The modern movement can be traced to the early 19th century, with a group of eccentric British Christian restorationists lacking formal theological training. They began to lobby for Jewish return to Palestine and the necessary precondition for the second coming of Christ—or the first coming of the Messiah, as you wish. John Darby was their leader. The Darbyists gained traction from the middle of the 19th century, when Palestine became strategic to Britain, France and Germany, and their colonial interests in the Middle East.

    In the early 20th century, evangelists Billy Sunday, D.L. Moody and others promulgated the Scofield Bible dispensational point of view to convert people by employing end-of-the-world fear.

  13. Anon[363] • Disclaimer says:

    Bolsonaro is himself a Pentecostal that’s why evangelical support him. http://www.unz.com/article/brazils-bolsonaro-among-other-things-a-pentecostalist-triumph/

    I suddenly don’t support him because of this.

    • Replies: @Mitchell Porter
  14. “Brazil seems to be an exception to the pattern in the rest of the world where the richest and most intelligent reject the Far Right.”

    You need to look up the results in Dixie Land. Its almost to the point were all Southn Whites vote Republican

  15. Costa says:
    @Dmitry

    Info about polling numbers by race are limited here, but Datafolha showed Asians (80% + Japanese), voting for Bolsonaro 59 x 41 a few weeks ago.

  16. Costa says:
    @Anatoly Karlin

    I can confirm this. My father’s side of the family (conservative, christian) has been supporting Bolsonaro since the beginning of the election. My mother’s side, which is mostly agnostic and liberal, was going to vote for the traditional center-right candidate, but switched at the last week before the first round, in order to defeat PT without a second round. Both my parents and coworkers think Bolsonaro is trash but “that’s what we got” to kick the leftists out.

    • Agree: Anatoly Karlin
    • Replies: @Nznz
  17. Pericles says:

    As in the West, it is centrist collapse that has opened up space for the far right.

    The Progs have been running hard to the left while their lapdogs on the Right have tried to keep up with varying success around the world. The voters haven’t though. Centrism became Leftism, then vanished. A case of the Politics/Donor-bubble bursting.

    We can also see this trend in various unelected positions being usually more radical, more leftwing and altogether worse and crazier people with a zealous agenda. When your safely ensconced judges are, ahem, active in LGBT or migrant issues you know where things are headed.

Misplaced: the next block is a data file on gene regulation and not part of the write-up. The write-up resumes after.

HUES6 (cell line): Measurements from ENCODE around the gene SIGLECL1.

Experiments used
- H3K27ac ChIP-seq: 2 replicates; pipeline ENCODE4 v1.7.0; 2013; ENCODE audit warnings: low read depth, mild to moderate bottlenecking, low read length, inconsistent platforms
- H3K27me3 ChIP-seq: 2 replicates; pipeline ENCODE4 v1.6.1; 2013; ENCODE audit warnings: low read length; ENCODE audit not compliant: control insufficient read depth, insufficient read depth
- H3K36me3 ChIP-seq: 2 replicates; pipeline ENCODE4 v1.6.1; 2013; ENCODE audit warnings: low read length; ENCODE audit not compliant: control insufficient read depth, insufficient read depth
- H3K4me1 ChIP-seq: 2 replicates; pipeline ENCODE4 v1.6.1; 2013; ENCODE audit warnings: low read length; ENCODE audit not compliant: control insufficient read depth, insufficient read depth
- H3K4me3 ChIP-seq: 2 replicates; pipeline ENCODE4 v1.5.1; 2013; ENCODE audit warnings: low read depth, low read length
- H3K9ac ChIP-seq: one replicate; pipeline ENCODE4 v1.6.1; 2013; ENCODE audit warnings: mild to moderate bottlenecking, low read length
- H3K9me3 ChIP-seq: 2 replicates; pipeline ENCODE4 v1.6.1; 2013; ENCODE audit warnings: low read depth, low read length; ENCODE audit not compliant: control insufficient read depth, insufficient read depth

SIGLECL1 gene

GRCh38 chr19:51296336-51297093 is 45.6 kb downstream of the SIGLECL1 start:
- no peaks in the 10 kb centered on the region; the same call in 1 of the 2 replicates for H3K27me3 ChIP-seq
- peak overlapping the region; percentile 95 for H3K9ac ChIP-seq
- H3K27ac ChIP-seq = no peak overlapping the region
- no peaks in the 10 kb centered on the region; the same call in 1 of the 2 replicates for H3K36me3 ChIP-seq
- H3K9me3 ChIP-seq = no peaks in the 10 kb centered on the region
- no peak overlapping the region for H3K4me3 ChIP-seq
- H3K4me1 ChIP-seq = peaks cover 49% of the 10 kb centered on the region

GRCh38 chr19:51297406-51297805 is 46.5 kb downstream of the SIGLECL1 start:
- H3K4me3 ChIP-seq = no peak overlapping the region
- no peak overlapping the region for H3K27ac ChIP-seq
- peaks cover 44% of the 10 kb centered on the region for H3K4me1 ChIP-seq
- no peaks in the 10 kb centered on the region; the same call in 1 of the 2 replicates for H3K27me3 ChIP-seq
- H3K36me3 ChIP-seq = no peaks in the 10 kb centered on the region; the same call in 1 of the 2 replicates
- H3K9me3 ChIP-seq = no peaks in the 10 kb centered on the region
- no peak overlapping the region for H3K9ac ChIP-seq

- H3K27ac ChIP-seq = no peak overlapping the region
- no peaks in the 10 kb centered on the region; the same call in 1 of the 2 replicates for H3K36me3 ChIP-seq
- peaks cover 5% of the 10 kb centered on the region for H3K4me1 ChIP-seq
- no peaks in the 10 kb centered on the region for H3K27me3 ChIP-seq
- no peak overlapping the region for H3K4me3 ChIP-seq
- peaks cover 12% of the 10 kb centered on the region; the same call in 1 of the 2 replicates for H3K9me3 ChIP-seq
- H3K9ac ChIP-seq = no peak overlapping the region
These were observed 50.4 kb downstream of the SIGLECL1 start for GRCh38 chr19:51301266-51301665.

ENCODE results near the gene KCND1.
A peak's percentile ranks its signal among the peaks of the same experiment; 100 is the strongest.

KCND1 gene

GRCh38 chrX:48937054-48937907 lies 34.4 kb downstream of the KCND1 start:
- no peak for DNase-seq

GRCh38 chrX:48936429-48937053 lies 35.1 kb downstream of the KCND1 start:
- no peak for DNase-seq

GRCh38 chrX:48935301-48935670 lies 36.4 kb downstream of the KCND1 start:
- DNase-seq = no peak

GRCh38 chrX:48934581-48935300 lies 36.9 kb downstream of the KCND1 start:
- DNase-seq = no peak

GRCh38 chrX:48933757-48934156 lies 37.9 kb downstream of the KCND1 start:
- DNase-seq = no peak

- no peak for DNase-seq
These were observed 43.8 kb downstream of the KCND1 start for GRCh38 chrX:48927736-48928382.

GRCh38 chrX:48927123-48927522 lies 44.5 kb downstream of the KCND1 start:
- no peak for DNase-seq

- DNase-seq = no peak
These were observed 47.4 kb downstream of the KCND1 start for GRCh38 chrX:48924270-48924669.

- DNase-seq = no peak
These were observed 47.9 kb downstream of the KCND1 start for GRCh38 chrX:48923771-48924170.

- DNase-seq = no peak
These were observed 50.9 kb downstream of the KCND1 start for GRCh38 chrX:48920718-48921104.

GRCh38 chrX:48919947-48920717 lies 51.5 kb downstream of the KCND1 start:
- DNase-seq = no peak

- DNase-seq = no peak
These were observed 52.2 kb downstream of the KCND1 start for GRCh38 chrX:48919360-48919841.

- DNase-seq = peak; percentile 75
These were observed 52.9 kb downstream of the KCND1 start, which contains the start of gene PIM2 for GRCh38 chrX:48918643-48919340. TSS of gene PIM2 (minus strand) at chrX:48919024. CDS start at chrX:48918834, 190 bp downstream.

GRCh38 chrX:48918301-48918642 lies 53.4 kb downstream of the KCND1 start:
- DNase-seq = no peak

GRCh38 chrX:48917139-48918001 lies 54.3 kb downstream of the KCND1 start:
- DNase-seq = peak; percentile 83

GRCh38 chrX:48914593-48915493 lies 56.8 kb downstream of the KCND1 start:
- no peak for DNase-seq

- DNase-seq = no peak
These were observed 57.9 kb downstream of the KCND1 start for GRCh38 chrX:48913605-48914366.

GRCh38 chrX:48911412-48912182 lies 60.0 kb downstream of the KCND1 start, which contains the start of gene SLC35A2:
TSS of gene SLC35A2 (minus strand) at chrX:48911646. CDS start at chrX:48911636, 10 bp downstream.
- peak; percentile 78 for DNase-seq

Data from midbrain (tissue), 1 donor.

18. Nznz says: • Website
    @Costa

    Why can’t they have a Rick Santorum or Mike Huckabee type candidate who is also socially conservative but sounds a lot more refined than Bolsonaro?

    • Replies: @Costa
    , @Kevin O'Keeffe
  19. g2k says:

    This guy is an almost carbon copy of Duterte. Afaik, that guy started off extremely pro US until neoliberalism.txt started criticizing him on human rights grounds. He responded by being amusingly rude to Obama during his last few weeks in office and becoming more balanced wrt China.

    • Replies: @Carlo
    , @Daniel Chieh
    , @Bliss
  20. Laca says:
    @Dmitry

    All of you international media should study a bit harder Brazilian history and after that LIVE in the country for some years to first know that the only exception to the international pattern is that here they have always focused on their own pockets, hence the population’s unanimous rejection of those bastards, s.o.b., criminals whose right place is where one of their mentors is, jail. Secondly, you would not say so much bull* about our elections without having no serious data about it. In other words, you can’t be taken seriously.

  21. @Anon

    Australia’s latest prime minister (Scott Morrison, fifth in ten years) is Pentecostal too – unusual for Australia.

    • Replies: @Bliss
  22. Carlo says:
    @g2k

    Hopefully this will happen to Bolsonaro also, because in my opinion (I am a Brazilian, and voted for him in both rounds) the worst part of his agenda is his unconditional alignment with the US and zionism.

  23. Costa says:
    @Nznz

    Probably because a candidate of this kind would have been perceived as too boring or not aggressive enough to deal with crime. Like Trump, Bolsonaro’s controversial remarks got him a lot of free media.